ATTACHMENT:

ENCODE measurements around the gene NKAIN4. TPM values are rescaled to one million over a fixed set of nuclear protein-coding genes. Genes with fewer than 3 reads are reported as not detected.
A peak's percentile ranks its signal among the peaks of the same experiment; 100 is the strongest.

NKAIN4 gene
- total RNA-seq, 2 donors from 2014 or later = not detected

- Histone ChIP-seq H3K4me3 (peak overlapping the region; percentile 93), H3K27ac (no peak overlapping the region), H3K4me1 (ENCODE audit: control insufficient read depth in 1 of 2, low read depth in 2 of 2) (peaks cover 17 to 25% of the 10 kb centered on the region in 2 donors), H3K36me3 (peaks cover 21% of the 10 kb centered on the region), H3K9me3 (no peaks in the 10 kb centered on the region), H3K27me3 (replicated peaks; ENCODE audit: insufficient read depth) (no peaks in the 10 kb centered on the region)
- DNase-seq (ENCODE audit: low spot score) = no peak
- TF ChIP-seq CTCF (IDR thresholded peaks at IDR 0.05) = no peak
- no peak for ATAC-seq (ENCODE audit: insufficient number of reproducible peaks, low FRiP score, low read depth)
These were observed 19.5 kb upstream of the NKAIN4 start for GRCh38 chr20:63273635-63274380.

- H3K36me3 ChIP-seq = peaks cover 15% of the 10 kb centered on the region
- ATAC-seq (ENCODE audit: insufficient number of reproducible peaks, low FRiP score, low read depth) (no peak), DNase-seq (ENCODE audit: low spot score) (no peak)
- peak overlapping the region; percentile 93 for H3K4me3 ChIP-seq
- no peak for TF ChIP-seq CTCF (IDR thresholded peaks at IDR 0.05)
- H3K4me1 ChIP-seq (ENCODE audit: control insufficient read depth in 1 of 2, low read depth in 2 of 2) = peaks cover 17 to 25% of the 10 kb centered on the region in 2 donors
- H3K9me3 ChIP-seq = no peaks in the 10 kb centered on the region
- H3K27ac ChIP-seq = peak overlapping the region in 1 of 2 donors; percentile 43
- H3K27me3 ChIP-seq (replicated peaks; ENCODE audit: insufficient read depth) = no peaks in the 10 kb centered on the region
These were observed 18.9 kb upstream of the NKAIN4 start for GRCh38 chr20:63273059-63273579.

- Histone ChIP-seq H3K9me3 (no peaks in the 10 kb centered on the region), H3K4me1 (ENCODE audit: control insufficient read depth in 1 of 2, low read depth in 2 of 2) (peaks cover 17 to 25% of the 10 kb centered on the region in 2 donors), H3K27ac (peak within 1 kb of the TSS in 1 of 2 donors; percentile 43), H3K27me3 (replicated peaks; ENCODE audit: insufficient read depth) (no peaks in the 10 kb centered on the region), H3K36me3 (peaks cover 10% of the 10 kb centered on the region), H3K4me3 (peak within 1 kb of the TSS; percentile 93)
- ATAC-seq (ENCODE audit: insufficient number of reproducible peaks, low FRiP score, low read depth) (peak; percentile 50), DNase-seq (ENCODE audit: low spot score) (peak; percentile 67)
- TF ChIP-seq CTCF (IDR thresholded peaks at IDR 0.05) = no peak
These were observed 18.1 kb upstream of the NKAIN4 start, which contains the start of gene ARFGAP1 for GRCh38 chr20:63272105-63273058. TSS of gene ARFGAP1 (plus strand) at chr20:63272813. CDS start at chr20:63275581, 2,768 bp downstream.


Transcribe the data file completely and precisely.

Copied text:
ENCODE measurements around the gene NKAIN4. TPM values are rescaled to one million over a fixed set of nuclear protein-coding genes. Genes with fewer than 3 reads are reported as not detected.
A peak's percentile ranks its signal among the peaks of the same experiment; 100 is the strongest.

NKAIN4 gene
- total RNA-seq, 2 donors from 2014 or later = not detected

- Histone ChIP-seq H3K4me3 (peak overlapping the region; percentile 93), H3K27ac (no peak overlapping the region), H3K4me1 (ENCODE audit: control insufficient read depth in 1 of 2, low read depth in 2 of 2) (peaks cover 17 to 25% of the 10 kb centered on the region in 2 donors), H3K36me3 (peaks cover 21% of the 10 kb centered on the region), H3K9me3 (no peaks in the 10 kb centered on the region), H3K27me3 (replicated peaks; ENCODE audit: insufficient read depth) (no peaks in the 10 kb centered on the region)
- DNase-seq (ENCODE audit: low spot score) = no peak
- TF ChIP-seq CTCF (IDR thresholded peaks at IDR 0.05) = no peak
- no peak for ATAC-seq (ENCODE audit: insufficient number of reproducible peaks, low FRiP score, low read depth)
These were observed 19.5 kb upstream of the NKAIN4 start for GRCh38 chr20:63273635-63274380.

- H3K36me3 ChIP-seq = peaks cover 15% of the 10 kb centered on the region
- ATAC-seq (ENCODE audit: insufficient number of reproducible peaks, low FRiP score, low read depth) (no peak), DNase-seq (ENCODE audit: low spot score) (no peak)
- peak overlapping the region; percentile 93 for H3K4me3 ChIP-seq
- no peak for TF ChIP-seq CTCF (IDR thresholded peaks at IDR 0.05)
- H3K4me1 ChIP-seq (ENCODE audit: control insufficient read depth in 1 of 2, low read depth in 2 of 2) = peaks cover 17 to 25% of the 10 kb centered on the region in 2 donors
- H3K9me3 ChIP-seq = no peaks in the 10 kb centered on the region
- H3K27ac ChIP-seq = peak overlapping the region in 1 of 2 donors; percentile 43
- H3K27me3 ChIP-seq (replicated peaks; ENCODE audit: insufficient read depth) = no peaks in the 10 kb centered on the region
These were observed 18.9 kb upstream of the NKAIN4 start for GRCh38 chr20:63273059-63273579.

- Histone ChIP-seq H3K9me3 (no peaks in the 10 kb centered on the region), H3K4me1 (ENCODE audit: control insufficient read depth in 1 of 2, low read depth in 2 of 2) (peaks cover 17 to 25% of the 10 kb centered on the region in 2 donors), H3K27ac (peak within 1 kb of the TSS in 1 of 2 donors; percentile 43), H3K27me3 (replicated peaks; ENCODE audit: insufficient read depth) (no peaks in the 10 kb centered on the region), H3K36me3 (peaks cover 10% of the 10 kb centered on the region), H3K4me3 (peak within 1 kb of the TSS; percentile 93)
- ATAC-seq (ENCODE audit: insufficient number of reproducible peaks, low FRiP score, low read depth) (peak; percentile 50), DNase-seq (ENCODE audit: low spot score) (peak; percentile 67)
- TF ChIP-seq CTCF (IDR thresholded peaks at IDR 0.05) = no peak
These were observed 18.1 kb upstream of the NKAIN4 start, which contains the start of gene ARFGAP1 for GRCh38 chr20:63272105-63273058. TSS of gene ARFGAP1 (plus strand) at chr20:63272813. CDS start at chr20:63275581, 2,768 bp downstream.